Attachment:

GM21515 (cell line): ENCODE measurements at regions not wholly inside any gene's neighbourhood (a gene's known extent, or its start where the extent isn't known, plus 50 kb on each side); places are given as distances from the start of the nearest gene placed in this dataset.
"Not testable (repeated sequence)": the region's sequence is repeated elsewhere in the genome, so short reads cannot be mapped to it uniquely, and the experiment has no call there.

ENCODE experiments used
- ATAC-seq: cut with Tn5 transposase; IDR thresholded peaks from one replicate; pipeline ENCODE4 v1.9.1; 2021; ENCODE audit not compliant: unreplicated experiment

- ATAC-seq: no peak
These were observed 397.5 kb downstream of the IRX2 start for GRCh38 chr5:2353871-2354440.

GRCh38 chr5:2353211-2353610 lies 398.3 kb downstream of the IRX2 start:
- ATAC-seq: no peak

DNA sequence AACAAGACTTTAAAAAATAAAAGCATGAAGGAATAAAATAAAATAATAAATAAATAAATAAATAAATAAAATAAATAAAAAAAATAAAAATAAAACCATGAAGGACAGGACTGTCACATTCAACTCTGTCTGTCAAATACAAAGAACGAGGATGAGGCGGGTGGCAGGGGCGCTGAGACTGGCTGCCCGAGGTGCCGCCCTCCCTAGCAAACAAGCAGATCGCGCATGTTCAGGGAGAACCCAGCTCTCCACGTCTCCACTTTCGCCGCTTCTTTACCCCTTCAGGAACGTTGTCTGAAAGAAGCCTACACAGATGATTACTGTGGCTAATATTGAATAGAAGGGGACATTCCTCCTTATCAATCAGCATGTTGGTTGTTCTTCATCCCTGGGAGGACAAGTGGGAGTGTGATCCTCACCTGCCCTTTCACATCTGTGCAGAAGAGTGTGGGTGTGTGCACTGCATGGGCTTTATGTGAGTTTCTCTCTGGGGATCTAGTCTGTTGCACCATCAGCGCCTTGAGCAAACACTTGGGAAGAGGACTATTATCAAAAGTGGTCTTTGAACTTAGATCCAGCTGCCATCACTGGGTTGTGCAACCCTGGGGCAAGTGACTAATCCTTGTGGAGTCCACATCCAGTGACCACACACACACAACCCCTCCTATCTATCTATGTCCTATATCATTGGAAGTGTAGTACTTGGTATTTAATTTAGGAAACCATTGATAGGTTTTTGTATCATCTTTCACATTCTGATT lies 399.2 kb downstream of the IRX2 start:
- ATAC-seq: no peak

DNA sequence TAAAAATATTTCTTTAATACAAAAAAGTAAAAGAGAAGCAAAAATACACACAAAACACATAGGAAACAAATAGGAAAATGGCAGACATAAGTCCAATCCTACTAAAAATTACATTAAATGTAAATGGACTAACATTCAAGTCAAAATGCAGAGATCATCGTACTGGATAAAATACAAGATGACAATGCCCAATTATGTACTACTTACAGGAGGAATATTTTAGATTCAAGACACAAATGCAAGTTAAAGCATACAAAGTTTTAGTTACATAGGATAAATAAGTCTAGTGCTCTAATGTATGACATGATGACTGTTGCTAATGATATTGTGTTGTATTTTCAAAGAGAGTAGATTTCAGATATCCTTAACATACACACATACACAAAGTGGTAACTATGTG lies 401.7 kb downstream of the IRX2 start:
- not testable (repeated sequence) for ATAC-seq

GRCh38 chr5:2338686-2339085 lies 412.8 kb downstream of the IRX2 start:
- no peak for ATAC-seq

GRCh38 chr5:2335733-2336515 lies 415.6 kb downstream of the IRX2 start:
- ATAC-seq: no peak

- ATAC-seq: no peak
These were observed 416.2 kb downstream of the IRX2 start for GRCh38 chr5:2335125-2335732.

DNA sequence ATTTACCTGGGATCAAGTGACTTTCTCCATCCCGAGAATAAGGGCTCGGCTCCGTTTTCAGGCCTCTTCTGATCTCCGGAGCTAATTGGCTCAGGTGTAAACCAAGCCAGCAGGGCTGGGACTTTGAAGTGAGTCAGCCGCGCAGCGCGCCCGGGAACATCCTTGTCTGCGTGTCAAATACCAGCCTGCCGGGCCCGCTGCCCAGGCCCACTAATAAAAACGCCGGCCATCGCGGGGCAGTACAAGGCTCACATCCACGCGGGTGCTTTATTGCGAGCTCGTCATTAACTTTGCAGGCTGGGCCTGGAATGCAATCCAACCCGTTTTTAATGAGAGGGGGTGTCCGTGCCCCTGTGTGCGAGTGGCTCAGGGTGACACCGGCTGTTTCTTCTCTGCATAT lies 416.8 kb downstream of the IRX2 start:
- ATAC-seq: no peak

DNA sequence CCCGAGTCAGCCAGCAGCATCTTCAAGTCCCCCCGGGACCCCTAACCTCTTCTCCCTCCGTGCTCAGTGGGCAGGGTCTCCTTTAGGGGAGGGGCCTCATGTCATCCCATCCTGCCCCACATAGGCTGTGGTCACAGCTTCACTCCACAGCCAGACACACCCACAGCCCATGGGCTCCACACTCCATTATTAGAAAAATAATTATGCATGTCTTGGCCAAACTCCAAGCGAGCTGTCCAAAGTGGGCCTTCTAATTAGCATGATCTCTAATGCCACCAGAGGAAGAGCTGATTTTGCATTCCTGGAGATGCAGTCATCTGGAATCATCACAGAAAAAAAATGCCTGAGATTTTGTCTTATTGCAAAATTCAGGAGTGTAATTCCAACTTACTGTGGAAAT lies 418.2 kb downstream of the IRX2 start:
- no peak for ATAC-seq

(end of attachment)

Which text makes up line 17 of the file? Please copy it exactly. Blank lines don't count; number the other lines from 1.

- ATAC-seq: no peak